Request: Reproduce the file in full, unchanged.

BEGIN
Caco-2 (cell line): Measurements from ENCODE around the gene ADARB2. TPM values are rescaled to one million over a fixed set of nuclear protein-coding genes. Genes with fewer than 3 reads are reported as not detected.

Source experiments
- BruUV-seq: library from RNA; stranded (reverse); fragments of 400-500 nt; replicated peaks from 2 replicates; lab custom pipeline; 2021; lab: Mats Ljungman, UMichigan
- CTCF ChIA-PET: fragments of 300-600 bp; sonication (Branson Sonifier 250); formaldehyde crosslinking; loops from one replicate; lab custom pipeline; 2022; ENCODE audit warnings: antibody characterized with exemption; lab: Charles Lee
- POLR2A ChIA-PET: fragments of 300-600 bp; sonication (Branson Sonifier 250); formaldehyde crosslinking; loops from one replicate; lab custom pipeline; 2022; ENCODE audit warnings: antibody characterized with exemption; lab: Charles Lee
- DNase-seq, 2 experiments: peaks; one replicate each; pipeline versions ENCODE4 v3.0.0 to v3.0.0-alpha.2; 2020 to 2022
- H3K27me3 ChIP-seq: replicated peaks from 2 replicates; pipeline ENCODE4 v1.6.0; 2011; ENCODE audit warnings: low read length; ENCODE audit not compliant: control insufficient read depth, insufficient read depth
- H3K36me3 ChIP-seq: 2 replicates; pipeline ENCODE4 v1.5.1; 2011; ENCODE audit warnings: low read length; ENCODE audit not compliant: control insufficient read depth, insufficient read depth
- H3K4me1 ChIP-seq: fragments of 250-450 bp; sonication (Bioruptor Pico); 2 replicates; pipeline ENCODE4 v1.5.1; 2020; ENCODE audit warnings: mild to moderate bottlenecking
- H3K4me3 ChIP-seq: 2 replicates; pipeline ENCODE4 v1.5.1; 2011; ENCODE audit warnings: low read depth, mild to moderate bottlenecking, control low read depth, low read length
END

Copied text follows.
Caco-2 (cell line): Measurements from ENCODE around the gene ADARB2. TPM values are rescaled to one million over a fixed set of nuclear protein-coding genes. Genes with fewer than 3 reads are reported as not detected.

Source experiments
- BruUV-seq: library from RNA; stranded (reverse); fragments of 400-500 nt; replicated peaks from 2 replicates; lab custom pipeline; 2021; lab: Mats Ljungman, UMichigan
- CTCF ChIA-PET: fragments of 300-600 bp; sonication (Branson Sonifier 250); formaldehyde crosslinking; loops from one replicate; lab custom pipeline; 2022; ENCODE audit warnings: antibody characterized with exemption; lab: Charles Lee
- POLR2A ChIA-PET: fragments of 300-600 bp; sonication (Branson Sonifier 250); formaldehyde crosslinking; loops from one replicate; lab custom pipeline; 2022; ENCODE audit warnings: antibody characterized with exemption; lab: Charles Lee
- DNase-seq, 2 experiments: peaks; one replicate each; pipeline versions ENCODE4 v3.0.0 to v3.0.0-alpha.2; 2020 to 2022
- H3K27me3 ChIP-seq: replicated peaks from 2 replicates; pipeline ENCODE4 v1.6.0; 2011; ENCODE audit warnings: low read length; ENCODE audit not compliant: control insufficient read depth, insufficient read depth
- H3K36me3 ChIP-seq: 2 replicates; pipeline ENCODE4 v1.5.1; 2011; ENCODE audit warnings: low read length; ENCODE audit not compliant: control insufficient read depth, insufficient read depth
- H3K4me1 ChIP-seq: fragments of 250-450 bp; sonication (Bioruptor Pico); 2 replicates; pipeline ENCODE4 v1.5.1; 2020; ENCODE audit warnings: mild to moderate bottlenecking
- H3K4me3 ChIP-seq: 2 replicates; pipeline ENCODE4 v1.5.1; 2011; ENCODE audit warnings: low read depth, mild to moderate bottlenecking, control low read depth, low read length